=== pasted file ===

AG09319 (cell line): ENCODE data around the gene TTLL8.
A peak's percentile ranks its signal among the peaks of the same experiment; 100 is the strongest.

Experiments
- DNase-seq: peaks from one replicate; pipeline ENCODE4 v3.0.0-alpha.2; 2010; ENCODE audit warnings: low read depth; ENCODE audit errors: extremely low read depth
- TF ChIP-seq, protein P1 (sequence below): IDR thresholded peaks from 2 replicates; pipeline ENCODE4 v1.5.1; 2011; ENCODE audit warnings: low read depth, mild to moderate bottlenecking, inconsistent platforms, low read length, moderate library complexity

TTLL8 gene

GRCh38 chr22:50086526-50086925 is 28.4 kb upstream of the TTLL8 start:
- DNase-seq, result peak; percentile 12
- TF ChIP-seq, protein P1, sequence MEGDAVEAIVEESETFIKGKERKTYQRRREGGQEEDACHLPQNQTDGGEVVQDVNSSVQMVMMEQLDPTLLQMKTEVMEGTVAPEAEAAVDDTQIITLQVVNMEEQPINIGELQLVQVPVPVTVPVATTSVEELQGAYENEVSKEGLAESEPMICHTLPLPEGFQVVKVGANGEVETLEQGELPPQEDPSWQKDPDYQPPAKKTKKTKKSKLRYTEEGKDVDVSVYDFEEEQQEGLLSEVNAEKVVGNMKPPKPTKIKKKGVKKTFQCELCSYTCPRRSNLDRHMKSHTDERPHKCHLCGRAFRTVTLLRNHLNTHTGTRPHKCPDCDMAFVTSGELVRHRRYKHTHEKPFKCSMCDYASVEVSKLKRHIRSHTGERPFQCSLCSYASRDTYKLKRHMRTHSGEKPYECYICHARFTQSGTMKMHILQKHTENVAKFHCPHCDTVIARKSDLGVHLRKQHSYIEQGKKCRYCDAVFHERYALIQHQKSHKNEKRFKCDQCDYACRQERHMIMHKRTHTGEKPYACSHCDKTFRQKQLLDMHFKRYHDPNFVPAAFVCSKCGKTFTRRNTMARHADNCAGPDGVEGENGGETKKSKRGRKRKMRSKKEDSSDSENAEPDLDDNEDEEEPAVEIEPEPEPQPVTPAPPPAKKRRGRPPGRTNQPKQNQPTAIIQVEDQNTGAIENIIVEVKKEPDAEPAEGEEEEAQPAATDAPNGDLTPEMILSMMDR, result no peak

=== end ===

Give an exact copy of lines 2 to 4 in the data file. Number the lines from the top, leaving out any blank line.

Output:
A peak's percentile ranks its signal among the peaks of the same experiment; 100 is the strongest.

Experiments
- DNase-seq: peaks from one replicate; pipeline ENCODE4 v3.0.0-alpha.2; 2010; ENCODE audit warnings: low read depth; ENCODE audit errors: extremely low read depth